If you’re about to have surgery, you only see your anesthesiologist show up with a combination of medications they give you. However, their job starts much sooner, no matter the patient. Before the surgery begins, anesthesiologists need to:
- Discuss the patient’s current state with other physicians and surgeons
- Review the patient’s history of illnesses and medications
- Check for any allergies or sensitivities
- Closely examine the patient’s state and follow up on any concerns
- Find the appropriate medications to administer to the patient
Obviously, administering local anesthesia is much easier, and it comes with fewer risks than general anesthesia does. It’s the latter that makes the job of an anesthesiologist extremely delicate and stressful.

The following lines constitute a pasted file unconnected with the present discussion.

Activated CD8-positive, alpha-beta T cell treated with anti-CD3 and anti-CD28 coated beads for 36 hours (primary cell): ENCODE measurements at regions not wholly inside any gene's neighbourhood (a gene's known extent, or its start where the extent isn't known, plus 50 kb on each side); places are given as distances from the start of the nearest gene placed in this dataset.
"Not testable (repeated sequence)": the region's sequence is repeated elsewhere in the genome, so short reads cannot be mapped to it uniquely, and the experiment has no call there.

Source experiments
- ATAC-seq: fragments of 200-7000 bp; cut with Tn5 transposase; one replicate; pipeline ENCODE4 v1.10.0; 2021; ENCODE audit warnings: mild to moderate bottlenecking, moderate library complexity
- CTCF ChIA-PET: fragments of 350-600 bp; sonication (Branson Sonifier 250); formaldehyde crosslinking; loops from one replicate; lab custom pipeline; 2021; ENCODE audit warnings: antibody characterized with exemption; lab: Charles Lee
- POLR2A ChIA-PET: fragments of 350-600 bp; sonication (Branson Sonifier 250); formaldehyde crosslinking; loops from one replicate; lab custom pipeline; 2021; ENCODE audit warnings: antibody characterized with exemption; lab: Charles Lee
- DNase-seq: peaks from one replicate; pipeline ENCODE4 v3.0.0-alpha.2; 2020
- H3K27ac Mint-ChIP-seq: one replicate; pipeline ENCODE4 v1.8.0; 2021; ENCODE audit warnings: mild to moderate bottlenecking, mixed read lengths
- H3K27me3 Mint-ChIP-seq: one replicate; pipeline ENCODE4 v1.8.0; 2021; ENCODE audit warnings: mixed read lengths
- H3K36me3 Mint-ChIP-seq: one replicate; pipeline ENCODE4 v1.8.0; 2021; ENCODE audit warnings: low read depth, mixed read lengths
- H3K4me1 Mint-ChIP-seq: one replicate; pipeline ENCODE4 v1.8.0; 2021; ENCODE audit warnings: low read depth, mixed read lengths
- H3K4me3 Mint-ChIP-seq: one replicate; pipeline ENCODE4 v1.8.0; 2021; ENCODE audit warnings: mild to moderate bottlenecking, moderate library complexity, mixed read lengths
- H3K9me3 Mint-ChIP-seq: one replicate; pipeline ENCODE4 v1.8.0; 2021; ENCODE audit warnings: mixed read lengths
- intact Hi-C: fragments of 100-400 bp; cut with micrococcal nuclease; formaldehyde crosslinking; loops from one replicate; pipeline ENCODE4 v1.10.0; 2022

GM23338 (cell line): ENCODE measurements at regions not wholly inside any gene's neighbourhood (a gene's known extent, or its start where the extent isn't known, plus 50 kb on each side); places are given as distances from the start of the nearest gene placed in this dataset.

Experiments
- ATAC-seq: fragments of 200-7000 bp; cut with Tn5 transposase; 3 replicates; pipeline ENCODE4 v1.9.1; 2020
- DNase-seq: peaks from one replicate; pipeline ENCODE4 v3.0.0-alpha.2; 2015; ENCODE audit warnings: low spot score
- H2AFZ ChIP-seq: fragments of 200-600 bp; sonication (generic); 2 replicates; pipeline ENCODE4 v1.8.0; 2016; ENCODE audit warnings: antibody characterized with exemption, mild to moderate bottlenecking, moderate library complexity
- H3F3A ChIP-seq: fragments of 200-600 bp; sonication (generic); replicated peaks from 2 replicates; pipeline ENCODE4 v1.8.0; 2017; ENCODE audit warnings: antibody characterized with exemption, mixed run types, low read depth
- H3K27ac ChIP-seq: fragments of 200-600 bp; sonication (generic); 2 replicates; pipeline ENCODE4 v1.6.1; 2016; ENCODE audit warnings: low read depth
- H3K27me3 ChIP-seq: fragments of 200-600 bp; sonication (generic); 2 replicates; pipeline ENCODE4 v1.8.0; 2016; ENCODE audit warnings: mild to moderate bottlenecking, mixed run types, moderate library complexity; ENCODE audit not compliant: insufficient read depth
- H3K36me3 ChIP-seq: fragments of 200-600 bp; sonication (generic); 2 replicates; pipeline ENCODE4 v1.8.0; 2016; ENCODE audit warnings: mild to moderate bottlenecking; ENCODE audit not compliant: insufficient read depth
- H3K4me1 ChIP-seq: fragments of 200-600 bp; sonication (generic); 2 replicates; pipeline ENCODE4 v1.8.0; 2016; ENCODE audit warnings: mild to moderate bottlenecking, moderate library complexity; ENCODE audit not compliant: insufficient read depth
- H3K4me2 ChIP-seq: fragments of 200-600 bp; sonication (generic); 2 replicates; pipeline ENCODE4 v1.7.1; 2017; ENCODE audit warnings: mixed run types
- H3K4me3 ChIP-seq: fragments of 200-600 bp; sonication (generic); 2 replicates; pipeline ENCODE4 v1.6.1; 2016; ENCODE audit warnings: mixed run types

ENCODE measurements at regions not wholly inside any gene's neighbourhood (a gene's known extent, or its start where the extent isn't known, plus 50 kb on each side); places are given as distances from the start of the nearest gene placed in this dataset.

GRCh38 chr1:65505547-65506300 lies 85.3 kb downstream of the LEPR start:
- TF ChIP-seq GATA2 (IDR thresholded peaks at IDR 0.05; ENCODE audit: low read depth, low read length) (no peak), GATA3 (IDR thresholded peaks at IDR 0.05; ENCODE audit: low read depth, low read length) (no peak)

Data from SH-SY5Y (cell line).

After putting the patient in a state of controlled unconsciousness, anesthesiologists need to constantly monitor the patient’s vitals and adjust the medications accordingly. Many anesthetics are so powerful that even a minor mistake in the dosage can be fatal. The same goes for the combinations of different anesthetics, which need to be carefully planned in advance.
After the surgery is done, an anesthesiologist makes sure that the patient regains consciousness smoothly, and they also ease any post-op pain and discomfort.
Another thing that makes this job very hard is working under immense pressure. In emergency situations, anesthesiologists need to keep a cool head and act very quickly. They have to retain their focus, no matter how alarming the state of the patient may be.